That IGP, as we may recall, was one of the more obnoxious appointments of the Sirisena-Wickremesinghe coalition Government who disgraced his office in more ways than one, finally crowning fiasco after fiasco with criminal negligence over the Easter Sunday jihadist attacks in 2019 for which, he served a term in jail to get his political superiors off the hook. Or, as one of the more eager propandists of the Government blustered, ‘yahapalanaya’ politicians running amok at a television station once upon a time.
Duty of care of prisoners and the constitutional standard
But these comparisons are simply not tenable to be put on par with the ugly scenes (allegedly) enacted by a ministerial reprobate at the Welikada and Anuradhapura prisons this week for a particular reason. Simply put, there is a special legal status afforded to prisoners as emphasized by numerous decisions of the Sri Lanka Supreme Court that places them in the custody of the State. That duty of care holds the State liable when the rules of custody are violated.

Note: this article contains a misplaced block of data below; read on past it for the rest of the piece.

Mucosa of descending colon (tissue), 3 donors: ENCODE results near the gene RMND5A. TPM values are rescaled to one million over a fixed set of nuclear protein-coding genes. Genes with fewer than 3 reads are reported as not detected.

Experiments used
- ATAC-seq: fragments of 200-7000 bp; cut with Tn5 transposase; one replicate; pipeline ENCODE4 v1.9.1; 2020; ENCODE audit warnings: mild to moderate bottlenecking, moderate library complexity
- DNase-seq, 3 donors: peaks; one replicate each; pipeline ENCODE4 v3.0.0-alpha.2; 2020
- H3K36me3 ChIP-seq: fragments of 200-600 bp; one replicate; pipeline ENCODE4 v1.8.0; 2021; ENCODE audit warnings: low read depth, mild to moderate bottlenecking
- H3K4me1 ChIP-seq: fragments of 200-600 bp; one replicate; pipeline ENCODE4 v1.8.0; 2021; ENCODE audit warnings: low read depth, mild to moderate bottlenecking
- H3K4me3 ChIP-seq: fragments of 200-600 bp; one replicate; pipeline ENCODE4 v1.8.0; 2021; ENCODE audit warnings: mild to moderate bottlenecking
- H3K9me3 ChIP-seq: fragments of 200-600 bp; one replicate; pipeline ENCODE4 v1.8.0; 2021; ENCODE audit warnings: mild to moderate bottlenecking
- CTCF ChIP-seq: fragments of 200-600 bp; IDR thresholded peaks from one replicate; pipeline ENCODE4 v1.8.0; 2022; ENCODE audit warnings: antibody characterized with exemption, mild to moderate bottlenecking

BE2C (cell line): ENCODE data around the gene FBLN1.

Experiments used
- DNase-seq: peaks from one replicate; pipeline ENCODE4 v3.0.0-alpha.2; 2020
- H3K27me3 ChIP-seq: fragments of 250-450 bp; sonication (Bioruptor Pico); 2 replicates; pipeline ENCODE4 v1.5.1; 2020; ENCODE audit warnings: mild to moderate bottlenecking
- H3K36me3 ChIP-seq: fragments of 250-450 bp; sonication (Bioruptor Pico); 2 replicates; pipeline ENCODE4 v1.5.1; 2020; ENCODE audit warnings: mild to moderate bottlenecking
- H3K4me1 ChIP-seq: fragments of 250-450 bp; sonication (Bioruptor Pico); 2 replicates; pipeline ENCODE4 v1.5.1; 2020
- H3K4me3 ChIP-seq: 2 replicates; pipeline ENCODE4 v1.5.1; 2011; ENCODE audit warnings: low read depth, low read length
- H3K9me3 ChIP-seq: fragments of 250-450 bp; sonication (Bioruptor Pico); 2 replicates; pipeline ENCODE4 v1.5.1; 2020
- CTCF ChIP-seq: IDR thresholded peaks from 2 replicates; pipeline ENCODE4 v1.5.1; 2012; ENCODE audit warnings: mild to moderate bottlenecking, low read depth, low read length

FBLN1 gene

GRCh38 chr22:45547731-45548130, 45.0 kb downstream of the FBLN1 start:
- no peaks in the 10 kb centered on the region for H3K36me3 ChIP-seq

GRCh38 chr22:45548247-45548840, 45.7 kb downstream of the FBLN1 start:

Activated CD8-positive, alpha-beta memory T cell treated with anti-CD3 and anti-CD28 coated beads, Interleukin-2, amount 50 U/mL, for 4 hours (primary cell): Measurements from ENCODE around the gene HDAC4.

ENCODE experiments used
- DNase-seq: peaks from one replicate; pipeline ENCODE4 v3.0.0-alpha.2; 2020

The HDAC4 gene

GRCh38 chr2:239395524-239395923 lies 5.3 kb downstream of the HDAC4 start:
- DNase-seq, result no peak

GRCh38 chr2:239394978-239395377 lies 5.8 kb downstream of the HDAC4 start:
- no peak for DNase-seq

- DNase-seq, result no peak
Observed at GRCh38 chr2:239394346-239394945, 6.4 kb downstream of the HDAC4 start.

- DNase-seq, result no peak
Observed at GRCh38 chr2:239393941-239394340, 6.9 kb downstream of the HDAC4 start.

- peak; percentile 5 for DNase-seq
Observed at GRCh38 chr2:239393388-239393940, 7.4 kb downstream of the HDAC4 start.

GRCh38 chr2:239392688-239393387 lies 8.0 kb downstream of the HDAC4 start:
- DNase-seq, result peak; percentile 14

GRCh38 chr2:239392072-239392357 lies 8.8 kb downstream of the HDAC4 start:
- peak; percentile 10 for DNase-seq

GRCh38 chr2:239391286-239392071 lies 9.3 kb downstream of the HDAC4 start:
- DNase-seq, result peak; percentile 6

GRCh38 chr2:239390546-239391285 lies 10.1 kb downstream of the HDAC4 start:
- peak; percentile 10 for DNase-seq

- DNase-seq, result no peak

This standard has been upheld to the point to encompass prisons officials who commit sins of omission when prisoners are ill-treated by others.
Thus, senior prison officials have been held to be culpable for torture of prisoners by subordinates, for ‘looking away’ and as the Court put it beautifully in many notable examples of custodial torture, for ‘acquiescing’ in the violation of rights even if they did not directly take part in such acts. Instances of prison officials being slapped with ‘dereliction of duties’ for not preventing assaults and holding them responsible for the infringement of fundamental rights guaranteed in terms of Articles 11 and 13(4) of the Constitution, litter our constitutional case law books.